March 3, 2011 (La Mesa) -- The Grossmont Healthcare District (GHD), a taxpayer-supported public agency that serves as landlord of Grossmont Hospital in La Mesa, has announced the sale of $136,860,000 in general obligation (G.O.) bonds to both institutional and retail investors in the U.S. municipal bond market. The bond proceeds will help provide ongoing financing for a number of capital improvement construction projects planned over the next several years at the publicly owned hospital.
GHD said its bonds were sold in about two hours on Wednesday, Feb. 23. Bond sales have been known to take up to several weeks due to market volatility. However, GHD officials said the District’s financial stability and a favorable rating from Moody’s Investor Services got investors’ swift attention.
GHD’s bonds received a rating of “Aa2,” which ranks near the top of Moody’s 10-tier scale, with “AAA,” as the highest rating possible. The U.S. government, for instance, has a Triple-A rating. Moody’s is a recognized and widely utilized independent source for credit ratings on debt involving sovereign nations, corporations and municipalities.
“The strong rating was a real plus for local taxpayers because it affirmed the creditworthiness of the bonds, as well as the utmost confidence by institutional investors in the District’s financial stability,” said Debbie McElravy, 2011 GHD board president. “The high rating also helped lower the bond sale transaction and interest costs so that bond proceeds will go further for infrastructure upgrades and patient improvements at the hospital.”
This is the second time that GHD has sold G.O. bonds to help pay for improvements at the hospital. In 2007, GHD sold $85.6 million in bonds, and a third sale of approximately $24 million in bonds is tentatively scheduled for 2014, depending on construction progress and market conditions. In 2007, it was the first time since the hospital opened in 1955 that G.O. bonds had been sold to fund construction improvements at the regional medical complex. About $41 million of the $85.6 million in bonds was spent to build-out three patient care floors located directly above the hospital’s existing Emergency Department and Intensive Care Unit. The 75,000-square-foot expansion, which opened in September 2009, included 90 new patient beds consisting of 24 intensive care beds on one floor and 66 medical/surgical beds on two other floors. The addition brought the total bed count at the hospital to 536.
GHD officials said this latest bond sale will help finance a number of construction projects that are currently in various planning stages, including: medical, electrical and plumbing upgrades to the nursing units and patient rooms at the East Tower that was originally constructed in 1974; a new Central Energy Plant that will meet the capacity needs of Grossmont Hospital for several years into the future; a new Heart and Vascular Center to feature space for a new pharmacy and clinical lab and cath labs, as well as flexible, multi-purpose procedure rooms that can be used for a wide range of specialties; and, the new Dr. John W. Hardebeck Health Occupations Training Center that will feature classroom and lab space for the training for future generations of health care professionals.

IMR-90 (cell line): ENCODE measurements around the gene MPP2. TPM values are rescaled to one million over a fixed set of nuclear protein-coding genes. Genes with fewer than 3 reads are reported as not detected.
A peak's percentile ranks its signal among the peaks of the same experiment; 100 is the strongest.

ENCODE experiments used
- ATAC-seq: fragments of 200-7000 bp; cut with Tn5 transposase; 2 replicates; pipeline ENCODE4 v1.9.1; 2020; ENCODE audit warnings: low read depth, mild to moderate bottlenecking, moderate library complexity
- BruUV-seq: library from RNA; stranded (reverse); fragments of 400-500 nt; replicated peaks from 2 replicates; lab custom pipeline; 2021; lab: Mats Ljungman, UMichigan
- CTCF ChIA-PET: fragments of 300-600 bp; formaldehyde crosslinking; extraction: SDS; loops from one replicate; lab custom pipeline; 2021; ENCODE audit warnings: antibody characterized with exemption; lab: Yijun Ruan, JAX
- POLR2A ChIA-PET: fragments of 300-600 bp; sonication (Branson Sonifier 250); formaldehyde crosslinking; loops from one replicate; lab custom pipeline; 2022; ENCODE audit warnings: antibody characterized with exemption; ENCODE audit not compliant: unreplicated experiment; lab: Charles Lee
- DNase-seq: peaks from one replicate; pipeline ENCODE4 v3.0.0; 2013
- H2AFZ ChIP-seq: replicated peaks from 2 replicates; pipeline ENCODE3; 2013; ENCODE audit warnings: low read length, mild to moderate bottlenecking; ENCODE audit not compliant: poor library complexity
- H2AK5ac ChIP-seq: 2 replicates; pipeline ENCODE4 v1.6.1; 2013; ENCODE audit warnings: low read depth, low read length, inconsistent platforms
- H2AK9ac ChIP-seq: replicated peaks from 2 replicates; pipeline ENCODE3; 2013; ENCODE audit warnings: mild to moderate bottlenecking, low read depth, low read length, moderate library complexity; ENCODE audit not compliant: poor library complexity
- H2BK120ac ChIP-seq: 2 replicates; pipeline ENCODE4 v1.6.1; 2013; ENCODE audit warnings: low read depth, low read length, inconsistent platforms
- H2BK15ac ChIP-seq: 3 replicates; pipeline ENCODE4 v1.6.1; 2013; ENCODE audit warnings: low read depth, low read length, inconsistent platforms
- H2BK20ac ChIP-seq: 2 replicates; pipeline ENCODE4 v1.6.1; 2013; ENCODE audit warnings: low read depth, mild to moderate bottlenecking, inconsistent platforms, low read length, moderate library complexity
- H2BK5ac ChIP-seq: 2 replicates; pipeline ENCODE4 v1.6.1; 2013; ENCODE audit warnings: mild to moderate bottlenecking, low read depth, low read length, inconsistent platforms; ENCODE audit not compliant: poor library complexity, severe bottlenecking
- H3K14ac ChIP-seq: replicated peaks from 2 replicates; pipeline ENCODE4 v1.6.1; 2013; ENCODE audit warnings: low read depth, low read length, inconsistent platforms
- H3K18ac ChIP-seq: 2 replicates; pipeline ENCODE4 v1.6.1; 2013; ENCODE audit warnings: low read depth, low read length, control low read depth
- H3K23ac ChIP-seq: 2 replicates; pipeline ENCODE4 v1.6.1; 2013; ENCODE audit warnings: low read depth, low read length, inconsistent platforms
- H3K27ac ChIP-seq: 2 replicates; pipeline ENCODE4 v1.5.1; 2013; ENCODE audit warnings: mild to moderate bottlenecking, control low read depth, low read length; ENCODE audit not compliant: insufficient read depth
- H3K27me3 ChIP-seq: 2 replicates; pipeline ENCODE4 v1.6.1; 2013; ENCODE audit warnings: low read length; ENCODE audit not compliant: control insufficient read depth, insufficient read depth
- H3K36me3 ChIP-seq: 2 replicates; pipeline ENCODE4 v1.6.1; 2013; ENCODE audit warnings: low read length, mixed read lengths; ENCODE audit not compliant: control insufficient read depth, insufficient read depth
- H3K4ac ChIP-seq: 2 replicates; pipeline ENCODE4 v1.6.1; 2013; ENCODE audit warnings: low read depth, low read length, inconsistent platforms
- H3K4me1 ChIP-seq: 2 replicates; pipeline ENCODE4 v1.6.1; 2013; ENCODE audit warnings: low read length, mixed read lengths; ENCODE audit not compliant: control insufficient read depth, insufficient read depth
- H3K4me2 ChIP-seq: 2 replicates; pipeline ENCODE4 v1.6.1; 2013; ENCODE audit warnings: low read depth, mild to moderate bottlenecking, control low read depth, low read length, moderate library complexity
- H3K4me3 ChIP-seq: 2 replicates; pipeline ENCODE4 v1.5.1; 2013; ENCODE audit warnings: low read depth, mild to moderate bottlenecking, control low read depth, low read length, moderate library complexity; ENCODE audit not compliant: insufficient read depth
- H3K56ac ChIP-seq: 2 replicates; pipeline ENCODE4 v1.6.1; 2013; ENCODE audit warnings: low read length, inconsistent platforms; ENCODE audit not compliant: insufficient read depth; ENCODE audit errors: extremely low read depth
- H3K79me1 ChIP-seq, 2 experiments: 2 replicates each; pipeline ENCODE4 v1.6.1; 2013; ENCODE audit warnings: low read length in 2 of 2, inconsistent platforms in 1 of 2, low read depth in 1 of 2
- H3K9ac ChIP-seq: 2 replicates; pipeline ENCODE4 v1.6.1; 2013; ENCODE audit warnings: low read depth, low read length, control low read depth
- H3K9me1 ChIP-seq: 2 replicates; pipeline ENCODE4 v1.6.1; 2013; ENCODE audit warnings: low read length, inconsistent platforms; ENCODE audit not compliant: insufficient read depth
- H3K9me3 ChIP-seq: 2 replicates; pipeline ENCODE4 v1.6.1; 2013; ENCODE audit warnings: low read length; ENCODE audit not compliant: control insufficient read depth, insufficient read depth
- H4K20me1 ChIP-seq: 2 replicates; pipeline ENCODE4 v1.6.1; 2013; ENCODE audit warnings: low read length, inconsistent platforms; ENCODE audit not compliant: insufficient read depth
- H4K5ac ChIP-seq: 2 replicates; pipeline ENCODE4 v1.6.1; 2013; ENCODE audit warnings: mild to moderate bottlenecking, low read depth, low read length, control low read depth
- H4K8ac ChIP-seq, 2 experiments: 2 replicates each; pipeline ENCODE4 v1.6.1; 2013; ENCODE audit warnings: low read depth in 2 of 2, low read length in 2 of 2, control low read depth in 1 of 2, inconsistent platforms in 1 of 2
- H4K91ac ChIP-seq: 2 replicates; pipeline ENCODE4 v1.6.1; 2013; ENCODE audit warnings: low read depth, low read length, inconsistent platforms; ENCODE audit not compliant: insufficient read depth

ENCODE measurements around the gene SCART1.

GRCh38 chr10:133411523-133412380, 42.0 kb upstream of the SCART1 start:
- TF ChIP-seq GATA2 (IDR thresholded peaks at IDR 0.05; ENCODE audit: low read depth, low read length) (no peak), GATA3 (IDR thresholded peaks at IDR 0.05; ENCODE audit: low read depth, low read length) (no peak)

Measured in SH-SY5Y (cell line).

“We are very pleased at the success of our second bond sale, and we are especially gratified that some investors this time were repeat purchasers from our initial bond sale back in 2007,” said McElravy. “The timing was right because our building fund cash-flow needs will be significant over the next six months and we want the construction activity to stay on schedule.”
The $136 million in bonds will mature in various years, between 2016 and 2040, at an interest rate of 5.9226 percent. In comparison, the bonds sold in 2007 returned to investors a yield of 5.25 percent. Serving as bond underwriter on both bond sales was Goldman Sachs, a leading global investment banking, securities and investment management firm. In addition, an 11-member Independent Citizens’ Bond Oversight Committee has been overseeing the bond expenditure process.
GHD’s decision to use G.O. bonds to finance hospital construction was prompted several years ago when GHD board members realized that major capital improvements were needed at the hospital. As a result, the District sponsored a $247 million bond measure, called Proposition “G,” which appear on the June 2006 ballot. East County voters approved Prop. 6 by more than 77 percent, well above the two-thirds passage requirement. There was no organized opposition to Prop. G, and no ballot argument against it filed with the Registrar of Voters.
Construction work related to Prop. G could continue until at least 2016, GHD officials said. The specific list of construction projects, which are limited to buildings and other fixed assets according to the ballot measure, is following the Grossmont Hospital Facilities Master Site Plan.
The Grossmont Healthcare District, a public agency that supports various health-related community programs and services in San Diego's East County region, was formed in 1952 to build and operate Grossmont Hospital. Serving as hospital landlord, the District owns the hospital, including the property and buildings, on behalf of local taxpayers. In 1991, the District leased the hospital's operation to Sharp HealthCare under a 30-year lease that runs through the year 2021.The District is governed by a five-member board of directors, each elected to four-year terms, who represent nearly 500,000 people residing within the District's 750 square miles in San Diego's East County. GHD also operates the Dr. William C. Herrick Community Health Care Library, a public library specializing in health research information, located at 9001 Wakarusa St. in La Mesa. For more information about GHD, visit www.grossmonthealthcare.org.